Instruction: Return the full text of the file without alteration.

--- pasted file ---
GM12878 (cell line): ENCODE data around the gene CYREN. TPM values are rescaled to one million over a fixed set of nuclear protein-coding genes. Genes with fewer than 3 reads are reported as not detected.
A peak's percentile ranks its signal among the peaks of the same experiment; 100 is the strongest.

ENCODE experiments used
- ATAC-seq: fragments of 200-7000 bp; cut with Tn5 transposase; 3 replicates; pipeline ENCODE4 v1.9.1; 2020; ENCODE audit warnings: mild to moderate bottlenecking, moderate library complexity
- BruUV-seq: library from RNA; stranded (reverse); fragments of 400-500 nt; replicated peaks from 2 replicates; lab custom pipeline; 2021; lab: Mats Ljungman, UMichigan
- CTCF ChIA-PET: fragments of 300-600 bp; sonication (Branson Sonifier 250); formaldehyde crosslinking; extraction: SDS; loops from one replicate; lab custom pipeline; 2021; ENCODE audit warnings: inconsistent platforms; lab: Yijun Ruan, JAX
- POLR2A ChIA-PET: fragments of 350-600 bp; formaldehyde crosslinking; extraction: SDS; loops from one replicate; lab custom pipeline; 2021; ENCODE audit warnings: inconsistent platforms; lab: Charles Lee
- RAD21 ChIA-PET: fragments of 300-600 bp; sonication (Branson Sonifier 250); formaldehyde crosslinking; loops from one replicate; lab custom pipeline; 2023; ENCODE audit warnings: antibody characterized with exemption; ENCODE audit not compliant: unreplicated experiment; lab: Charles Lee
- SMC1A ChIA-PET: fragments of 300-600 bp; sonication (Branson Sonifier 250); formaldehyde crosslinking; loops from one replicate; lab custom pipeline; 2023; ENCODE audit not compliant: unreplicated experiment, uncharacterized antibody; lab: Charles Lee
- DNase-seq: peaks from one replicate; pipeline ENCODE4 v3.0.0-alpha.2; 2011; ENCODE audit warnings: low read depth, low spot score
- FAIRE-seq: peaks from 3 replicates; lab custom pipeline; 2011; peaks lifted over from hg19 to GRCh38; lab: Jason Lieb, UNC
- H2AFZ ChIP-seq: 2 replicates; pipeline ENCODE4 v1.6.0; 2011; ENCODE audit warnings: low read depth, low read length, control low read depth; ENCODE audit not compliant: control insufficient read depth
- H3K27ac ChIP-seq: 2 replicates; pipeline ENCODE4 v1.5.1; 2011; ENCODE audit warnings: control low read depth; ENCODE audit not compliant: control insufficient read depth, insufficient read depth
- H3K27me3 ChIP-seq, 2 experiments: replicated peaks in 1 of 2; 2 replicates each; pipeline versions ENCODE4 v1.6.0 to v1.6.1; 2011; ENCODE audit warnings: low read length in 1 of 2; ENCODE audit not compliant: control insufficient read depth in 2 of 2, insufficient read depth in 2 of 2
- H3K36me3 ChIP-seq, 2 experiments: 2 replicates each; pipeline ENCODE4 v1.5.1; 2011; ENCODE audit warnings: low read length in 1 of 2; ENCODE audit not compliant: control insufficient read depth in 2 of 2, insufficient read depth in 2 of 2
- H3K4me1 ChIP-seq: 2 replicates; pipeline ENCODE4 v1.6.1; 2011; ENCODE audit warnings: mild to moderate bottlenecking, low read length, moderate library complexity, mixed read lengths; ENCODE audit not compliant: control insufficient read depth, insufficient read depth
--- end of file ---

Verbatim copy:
GM12878 (cell line): ENCODE data around the gene CYREN. TPM values are rescaled to one million over a fixed set of nuclear protein-coding genes. Genes with fewer than 3 reads are reported as not detected.
A peak's percentile ranks its signal among the peaks of the same experiment; 100 is the strongest.

ENCODE experiments used
- ATAC-seq: fragments of 200-7000 bp; cut with Tn5 transposase; 3 replicates; pipeline ENCODE4 v1.9.1; 2020; ENCODE audit warnings: mild to moderate bottlenecking, moderate library complexity
- BruUV-seq: library from RNA; stranded (reverse); fragments of 400-500 nt; replicated peaks from 2 replicates; lab custom pipeline; 2021; lab: Mats Ljungman, UMichigan
- CTCF ChIA-PET: fragments of 300-600 bp; sonication (Branson Sonifier 250); formaldehyde crosslinking; extraction: SDS; loops from one replicate; lab custom pipeline; 2021; ENCODE audit warnings: inconsistent platforms; lab: Yijun Ruan, JAX
- POLR2A ChIA-PET: fragments of 350-600 bp; formaldehyde crosslinking; extraction: SDS; loops from one replicate; lab custom pipeline; 2021; ENCODE audit warnings: inconsistent platforms; lab: Charles Lee
- RAD21 ChIA-PET: fragments of 300-600 bp; sonication (Branson Sonifier 250); formaldehyde crosslinking; loops from one replicate; lab custom pipeline; 2023; ENCODE audit warnings: antibody characterized with exemption; ENCODE audit not compliant: unreplicated experiment; lab: Charles Lee
- SMC1A ChIA-PET: fragments of 300-600 bp; sonication (Branson Sonifier 250); formaldehyde crosslinking; loops from one replicate; lab custom pipeline; 2023; ENCODE audit not compliant: unreplicated experiment, uncharacterized antibody; lab: Charles Lee
- DNase-seq: peaks from one replicate; pipeline ENCODE4 v3.0.0-alpha.2; 2011; ENCODE audit warnings: low read depth, low spot score
- FAIRE-seq: peaks from 3 replicates; lab custom pipeline; 2011; peaks lifted over from hg19 to GRCh38; lab: Jason Lieb, UNC
- H2AFZ ChIP-seq: 2 replicates; pipeline ENCODE4 v1.6.0; 2011; ENCODE audit warnings: low read depth, low read length, control low read depth; ENCODE audit not compliant: control insufficient read depth
- H3K27ac ChIP-seq: 2 replicates; pipeline ENCODE4 v1.5.1; 2011; ENCODE audit warnings: control low read depth; ENCODE audit not compliant: control insufficient read depth, insufficient read depth
- H3K27me3 ChIP-seq, 2 experiments: replicated peaks in 1 of 2; 2 replicates each; pipeline versions ENCODE4 v1.6.0 to v1.6.1; 2011; ENCODE audit warnings: low read length in 1 of 2; ENCODE audit not compliant: control insufficient read depth in 2 of 2, insufficient read depth in 2 of 2
- H3K36me3 ChIP-seq, 2 experiments: 2 replicates each; pipeline ENCODE4 v1.5.1; 2011; ENCODE audit warnings: low read length in 1 of 2; ENCODE audit not compliant: control insufficient read depth in 2 of 2, insufficient read depth in 2 of 2
- H3K4me1 ChIP-seq: 2 replicates; pipeline ENCODE4 v1.6.1; 2011; ENCODE audit warnings: mild to moderate bottlenecking, low read length, moderate library complexity, mixed read lengths; ENCODE audit not compliant: control insufficient read depth, insufficient read depth